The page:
teacher asked the meaning of a difficult Telugu word. He was the only one in the whole class who could answer that correctly.
In grade 7 one of the boys stopped coming to school after the term holidays. The teacher marked him absent daily. Someone told the teacher that he would not come to school any more. The teacher on that day struck the boy’s name off from the register and remarked “discontinued” against it. That was the first time he had heard the word and its meaning. He began to sob when he thought of that word and it’s meaning,

“I am not going home,” he decided even more firmly. His face turned red with all the suppressed anguish and tears. The bell rang again indicating the end of the first period.
Krishna’s father came looking for his son. He spotted the boy in the school veranda.
“Here you are! How long have you been? Where are the cigarettes?”
“Look there.”
“Where? What is there?” he looked around, unable to fathom the boy’s words.
“Now you have gone blind, is it?”
“Come on, tell me what is it?”
“Everybody is studying.”

Father looked at Krishna more carefully. He understood the son’s agony. “Is that worrying you, my boy?” he asked mildly. Krishna clung to his father’s legs and let go off all his restrained frustration. He bawled and wept forgetting his age, the place and the entire world. Sobs shook his little body and he felt his heart would break with grief any moment. Father empathized with the child’s sorrow and experienced all the trauma of the son.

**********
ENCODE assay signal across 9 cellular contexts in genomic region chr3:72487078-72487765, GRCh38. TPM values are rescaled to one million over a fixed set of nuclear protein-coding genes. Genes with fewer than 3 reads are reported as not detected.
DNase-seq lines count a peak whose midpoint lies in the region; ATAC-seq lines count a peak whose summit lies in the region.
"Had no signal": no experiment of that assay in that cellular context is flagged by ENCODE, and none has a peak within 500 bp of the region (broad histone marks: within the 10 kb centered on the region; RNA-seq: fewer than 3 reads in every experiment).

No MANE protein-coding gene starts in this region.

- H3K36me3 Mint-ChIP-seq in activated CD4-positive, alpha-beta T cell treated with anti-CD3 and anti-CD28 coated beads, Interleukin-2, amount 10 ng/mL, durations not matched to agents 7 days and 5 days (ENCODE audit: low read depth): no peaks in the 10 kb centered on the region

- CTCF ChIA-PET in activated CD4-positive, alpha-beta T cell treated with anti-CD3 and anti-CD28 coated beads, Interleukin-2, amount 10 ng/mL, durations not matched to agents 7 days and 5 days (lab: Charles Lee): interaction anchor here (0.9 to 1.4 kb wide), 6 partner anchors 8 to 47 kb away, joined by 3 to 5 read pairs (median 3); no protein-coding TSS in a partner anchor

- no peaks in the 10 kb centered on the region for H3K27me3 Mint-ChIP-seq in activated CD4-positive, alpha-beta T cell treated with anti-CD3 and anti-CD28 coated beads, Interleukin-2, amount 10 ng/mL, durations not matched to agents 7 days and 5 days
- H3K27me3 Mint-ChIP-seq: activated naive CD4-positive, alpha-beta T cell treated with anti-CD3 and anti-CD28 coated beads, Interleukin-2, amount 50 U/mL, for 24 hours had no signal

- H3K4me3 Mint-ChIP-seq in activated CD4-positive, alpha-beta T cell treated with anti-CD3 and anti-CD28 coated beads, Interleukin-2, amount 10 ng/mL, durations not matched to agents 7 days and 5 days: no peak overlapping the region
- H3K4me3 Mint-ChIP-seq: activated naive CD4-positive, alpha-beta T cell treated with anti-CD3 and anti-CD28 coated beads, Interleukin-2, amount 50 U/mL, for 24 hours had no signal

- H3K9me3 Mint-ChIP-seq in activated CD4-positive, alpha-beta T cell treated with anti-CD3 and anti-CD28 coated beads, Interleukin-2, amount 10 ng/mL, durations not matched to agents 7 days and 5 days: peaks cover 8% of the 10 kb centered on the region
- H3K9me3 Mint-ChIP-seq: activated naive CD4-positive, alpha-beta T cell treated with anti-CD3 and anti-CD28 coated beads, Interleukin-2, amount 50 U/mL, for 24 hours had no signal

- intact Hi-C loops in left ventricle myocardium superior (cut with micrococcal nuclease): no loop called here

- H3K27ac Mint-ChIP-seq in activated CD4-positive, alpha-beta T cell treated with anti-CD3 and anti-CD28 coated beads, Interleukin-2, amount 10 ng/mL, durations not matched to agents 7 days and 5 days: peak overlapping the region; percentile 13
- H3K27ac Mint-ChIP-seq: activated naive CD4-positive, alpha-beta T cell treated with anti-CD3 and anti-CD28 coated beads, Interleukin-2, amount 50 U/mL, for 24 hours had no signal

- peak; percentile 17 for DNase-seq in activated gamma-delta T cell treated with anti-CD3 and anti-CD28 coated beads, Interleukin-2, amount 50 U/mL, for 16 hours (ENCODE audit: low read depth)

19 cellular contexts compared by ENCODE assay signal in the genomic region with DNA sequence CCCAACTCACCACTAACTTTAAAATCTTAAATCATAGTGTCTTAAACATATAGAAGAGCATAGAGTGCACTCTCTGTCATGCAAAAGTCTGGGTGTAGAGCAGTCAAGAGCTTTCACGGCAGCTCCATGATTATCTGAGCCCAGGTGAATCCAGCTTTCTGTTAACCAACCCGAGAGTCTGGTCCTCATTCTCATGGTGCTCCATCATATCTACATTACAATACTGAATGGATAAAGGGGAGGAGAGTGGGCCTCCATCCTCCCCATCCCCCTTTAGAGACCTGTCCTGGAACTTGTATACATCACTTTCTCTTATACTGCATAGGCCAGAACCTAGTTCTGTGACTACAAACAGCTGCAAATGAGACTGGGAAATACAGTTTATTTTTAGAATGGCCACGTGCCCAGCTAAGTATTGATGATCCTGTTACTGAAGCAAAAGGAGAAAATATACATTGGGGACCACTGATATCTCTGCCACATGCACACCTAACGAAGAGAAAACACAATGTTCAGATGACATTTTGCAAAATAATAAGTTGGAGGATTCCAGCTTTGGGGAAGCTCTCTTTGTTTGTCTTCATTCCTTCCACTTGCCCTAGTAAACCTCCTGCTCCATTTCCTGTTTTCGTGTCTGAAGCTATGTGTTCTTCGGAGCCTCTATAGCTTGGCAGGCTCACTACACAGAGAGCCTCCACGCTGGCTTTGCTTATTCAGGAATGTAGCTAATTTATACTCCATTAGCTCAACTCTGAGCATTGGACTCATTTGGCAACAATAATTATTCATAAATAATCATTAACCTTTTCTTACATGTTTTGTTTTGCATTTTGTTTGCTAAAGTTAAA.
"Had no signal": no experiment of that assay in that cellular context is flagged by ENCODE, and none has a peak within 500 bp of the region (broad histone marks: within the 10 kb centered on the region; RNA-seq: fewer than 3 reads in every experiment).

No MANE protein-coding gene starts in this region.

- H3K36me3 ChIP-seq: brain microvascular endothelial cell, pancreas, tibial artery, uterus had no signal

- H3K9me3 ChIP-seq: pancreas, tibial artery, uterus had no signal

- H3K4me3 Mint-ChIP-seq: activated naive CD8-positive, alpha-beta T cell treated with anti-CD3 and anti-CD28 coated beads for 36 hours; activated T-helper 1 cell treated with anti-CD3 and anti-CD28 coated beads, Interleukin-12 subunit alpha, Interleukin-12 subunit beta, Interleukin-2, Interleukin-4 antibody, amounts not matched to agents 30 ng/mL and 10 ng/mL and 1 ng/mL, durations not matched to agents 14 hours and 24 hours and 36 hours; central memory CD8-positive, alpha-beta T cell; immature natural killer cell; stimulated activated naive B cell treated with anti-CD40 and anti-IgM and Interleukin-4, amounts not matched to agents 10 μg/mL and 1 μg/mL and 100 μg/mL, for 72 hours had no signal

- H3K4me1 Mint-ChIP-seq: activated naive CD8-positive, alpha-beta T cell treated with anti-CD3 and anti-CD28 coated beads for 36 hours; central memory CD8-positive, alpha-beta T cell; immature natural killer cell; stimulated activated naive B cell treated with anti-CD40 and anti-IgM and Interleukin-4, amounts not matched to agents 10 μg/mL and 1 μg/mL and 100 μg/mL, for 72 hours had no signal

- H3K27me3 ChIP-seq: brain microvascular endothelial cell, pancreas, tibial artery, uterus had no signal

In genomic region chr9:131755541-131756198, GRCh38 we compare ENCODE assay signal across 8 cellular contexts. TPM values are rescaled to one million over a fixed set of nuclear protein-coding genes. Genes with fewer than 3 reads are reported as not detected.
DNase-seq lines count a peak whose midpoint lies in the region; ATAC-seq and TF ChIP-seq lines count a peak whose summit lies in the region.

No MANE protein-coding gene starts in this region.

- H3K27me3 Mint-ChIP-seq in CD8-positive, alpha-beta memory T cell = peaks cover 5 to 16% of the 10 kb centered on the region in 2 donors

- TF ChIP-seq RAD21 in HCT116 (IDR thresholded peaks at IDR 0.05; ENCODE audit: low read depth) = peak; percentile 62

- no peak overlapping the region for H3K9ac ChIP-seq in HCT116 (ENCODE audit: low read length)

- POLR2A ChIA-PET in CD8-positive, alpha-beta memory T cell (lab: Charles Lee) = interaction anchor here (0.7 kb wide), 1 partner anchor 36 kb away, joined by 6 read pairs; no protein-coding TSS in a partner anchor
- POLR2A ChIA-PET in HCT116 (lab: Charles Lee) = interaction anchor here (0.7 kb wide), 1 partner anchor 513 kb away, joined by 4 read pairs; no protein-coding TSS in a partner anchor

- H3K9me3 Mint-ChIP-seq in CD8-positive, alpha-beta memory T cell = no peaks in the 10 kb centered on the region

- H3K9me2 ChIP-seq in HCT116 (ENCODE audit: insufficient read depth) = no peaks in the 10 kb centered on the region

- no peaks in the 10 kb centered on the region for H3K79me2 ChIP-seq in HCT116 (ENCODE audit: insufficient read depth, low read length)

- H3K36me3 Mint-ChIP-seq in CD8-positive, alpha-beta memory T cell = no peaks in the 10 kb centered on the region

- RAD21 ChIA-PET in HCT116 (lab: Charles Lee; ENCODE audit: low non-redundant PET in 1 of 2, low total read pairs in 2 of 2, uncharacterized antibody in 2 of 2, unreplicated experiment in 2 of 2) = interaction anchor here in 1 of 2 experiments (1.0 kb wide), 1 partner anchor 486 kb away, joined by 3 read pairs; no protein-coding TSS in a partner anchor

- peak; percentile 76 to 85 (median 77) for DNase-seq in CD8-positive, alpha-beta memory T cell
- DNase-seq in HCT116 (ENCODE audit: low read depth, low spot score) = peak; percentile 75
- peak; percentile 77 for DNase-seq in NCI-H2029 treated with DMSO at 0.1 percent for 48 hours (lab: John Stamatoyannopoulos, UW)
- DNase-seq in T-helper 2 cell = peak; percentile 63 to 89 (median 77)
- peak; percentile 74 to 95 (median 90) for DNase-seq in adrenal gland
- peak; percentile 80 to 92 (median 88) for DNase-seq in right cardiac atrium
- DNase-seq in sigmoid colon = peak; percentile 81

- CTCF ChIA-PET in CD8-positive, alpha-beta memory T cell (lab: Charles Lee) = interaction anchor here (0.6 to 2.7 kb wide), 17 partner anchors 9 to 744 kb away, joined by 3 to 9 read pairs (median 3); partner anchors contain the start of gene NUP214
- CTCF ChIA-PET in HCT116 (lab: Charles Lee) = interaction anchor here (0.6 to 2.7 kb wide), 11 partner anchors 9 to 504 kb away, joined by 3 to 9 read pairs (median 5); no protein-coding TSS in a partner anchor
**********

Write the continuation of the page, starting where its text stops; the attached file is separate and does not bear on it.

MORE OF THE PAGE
“My poor baby! You are crying for that! Let us go home now, darling!”
“I will not go home,” yelled Krishna in helpless anger.
“What will you do here?”
“I will kill myself.”
Father hugged Krishna.
“Don’t say that! Let us go home now, darling.”
“This is my school.”
“Yes, of course.”
“Take me into the class room, now!”
“I will sell myself to send you to school, son, but let us go home for now.”
“Admit me now,” Krishna insisted.
“I have to arrange for the money.”
“After going home, you will say there is no money.”
“I won’t, child!”
“Then at least buy me textbooks.”
“But that too needs money.”
“OK, buy just one book then.”
“Which one?”
“English textbook.”
“Come on, I will buy it for you, don’t cry so hard, darling. It kills me to see you so unhappy.”
Krishna clutched his dad’s hand, still sobbing, he walked towards the school stores.

Father thought hard. The only solution could he think of was to stop smoking. However much he tried, he failed in that. That will give money to send Krishna to school. There was no other option.
“I gave you some money to buy cigarettes, do have the money or did you lose it somewhere?” he asked his son.
“Of course not. I have it in my pocket. Why would I lose it, daddy?” Krishna said, still sobbing.

[End]